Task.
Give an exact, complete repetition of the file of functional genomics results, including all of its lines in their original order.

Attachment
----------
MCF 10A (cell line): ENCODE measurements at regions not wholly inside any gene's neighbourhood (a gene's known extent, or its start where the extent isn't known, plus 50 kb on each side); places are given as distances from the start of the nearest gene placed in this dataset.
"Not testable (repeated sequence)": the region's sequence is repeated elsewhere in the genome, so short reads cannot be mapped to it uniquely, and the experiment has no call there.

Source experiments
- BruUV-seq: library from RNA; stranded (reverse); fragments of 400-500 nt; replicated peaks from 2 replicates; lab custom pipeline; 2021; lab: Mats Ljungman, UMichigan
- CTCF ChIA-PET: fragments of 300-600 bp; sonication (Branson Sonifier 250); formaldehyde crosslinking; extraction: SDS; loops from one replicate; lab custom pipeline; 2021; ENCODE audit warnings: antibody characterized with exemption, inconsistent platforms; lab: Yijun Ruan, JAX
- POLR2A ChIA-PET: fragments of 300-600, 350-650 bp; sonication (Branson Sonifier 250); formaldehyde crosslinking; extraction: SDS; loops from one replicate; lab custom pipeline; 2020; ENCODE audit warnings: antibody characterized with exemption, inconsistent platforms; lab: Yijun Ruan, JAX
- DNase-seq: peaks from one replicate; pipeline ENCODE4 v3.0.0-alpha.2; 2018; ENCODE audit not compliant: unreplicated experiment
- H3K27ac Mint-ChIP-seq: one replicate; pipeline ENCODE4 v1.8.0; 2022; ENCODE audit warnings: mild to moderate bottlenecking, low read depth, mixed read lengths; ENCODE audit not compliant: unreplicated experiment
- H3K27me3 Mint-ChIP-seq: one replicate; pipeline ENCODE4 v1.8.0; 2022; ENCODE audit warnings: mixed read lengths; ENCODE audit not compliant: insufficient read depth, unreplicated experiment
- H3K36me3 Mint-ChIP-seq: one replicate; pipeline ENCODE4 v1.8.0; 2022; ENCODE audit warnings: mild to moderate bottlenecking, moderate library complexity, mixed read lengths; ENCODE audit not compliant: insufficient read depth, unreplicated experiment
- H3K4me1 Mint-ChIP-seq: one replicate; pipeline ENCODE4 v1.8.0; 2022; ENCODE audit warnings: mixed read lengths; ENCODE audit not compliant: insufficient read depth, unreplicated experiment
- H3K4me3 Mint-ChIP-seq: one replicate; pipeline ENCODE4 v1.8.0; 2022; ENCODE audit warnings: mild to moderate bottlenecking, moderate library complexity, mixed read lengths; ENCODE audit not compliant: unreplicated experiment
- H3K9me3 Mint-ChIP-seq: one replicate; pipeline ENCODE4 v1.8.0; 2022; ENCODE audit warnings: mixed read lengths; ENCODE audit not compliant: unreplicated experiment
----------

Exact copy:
MCF 10A (cell line): ENCODE measurements at regions not wholly inside any gene's neighbourhood (a gene's known extent, or its start where the extent isn't known, plus 50 kb on each side); places are given as distances from the start of the nearest gene placed in this dataset.
"Not testable (repeated sequence)": the region's sequence is repeated elsewhere in the genome, so short reads cannot be mapped to it uniquely, and the experiment has no call there.

Source experiments
- BruUV-seq: library from RNA; stranded (reverse); fragments of 400-500 nt; replicated peaks from 2 replicates; lab custom pipeline; 2021; lab: Mats Ljungman, UMichigan
- CTCF ChIA-PET: fragments of 300-600 bp; sonication (Branson Sonifier 250); formaldehyde crosslinking; extraction: SDS; loops from one replicate; lab custom pipeline; 2021; ENCODE audit warnings: antibody characterized with exemption, inconsistent platforms; lab: Yijun Ruan, JAX
- POLR2A ChIA-PET: fragments of 300-600, 350-650 bp; sonication (Branson Sonifier 250); formaldehyde crosslinking; extraction: SDS; loops from one replicate; lab custom pipeline; 2020; ENCODE audit warnings: antibody characterized with exemption, inconsistent platforms; lab: Yijun Ruan, JAX
- DNase-seq: peaks from one replicate; pipeline ENCODE4 v3.0.0-alpha.2; 2018; ENCODE audit not compliant: unreplicated experiment
- H3K27ac Mint-ChIP-seq: one replicate; pipeline ENCODE4 v1.8.0; 2022; ENCODE audit warnings: mild to moderate bottlenecking, low read depth, mixed read lengths; ENCODE audit not compliant: unreplicated experiment
- H3K27me3 Mint-ChIP-seq: one replicate; pipeline ENCODE4 v1.8.0; 2022; ENCODE audit warnings: mixed read lengths; ENCODE audit not compliant: insufficient read depth, unreplicated experiment
- H3K36me3 Mint-ChIP-seq: one replicate; pipeline ENCODE4 v1.8.0; 2022; ENCODE audit warnings: mild to moderate bottlenecking, moderate library complexity, mixed read lengths; ENCODE audit not compliant: insufficient read depth, unreplicated experiment
- H3K4me1 Mint-ChIP-seq: one replicate; pipeline ENCODE4 v1.8.0; 2022; ENCODE audit warnings: mixed read lengths; ENCODE audit not compliant: insufficient read depth, unreplicated experiment
- H3K4me3 Mint-ChIP-seq: one replicate; pipeline ENCODE4 v1.8.0; 2022; ENCODE audit warnings: mild to moderate bottlenecking, moderate library complexity, mixed read lengths; ENCODE audit not compliant: unreplicated experiment
- H3K9me3 Mint-ChIP-seq: one replicate; pipeline ENCODE4 v1.8.0; 2022; ENCODE audit warnings: mixed read lengths; ENCODE audit not compliant: unreplicated experiment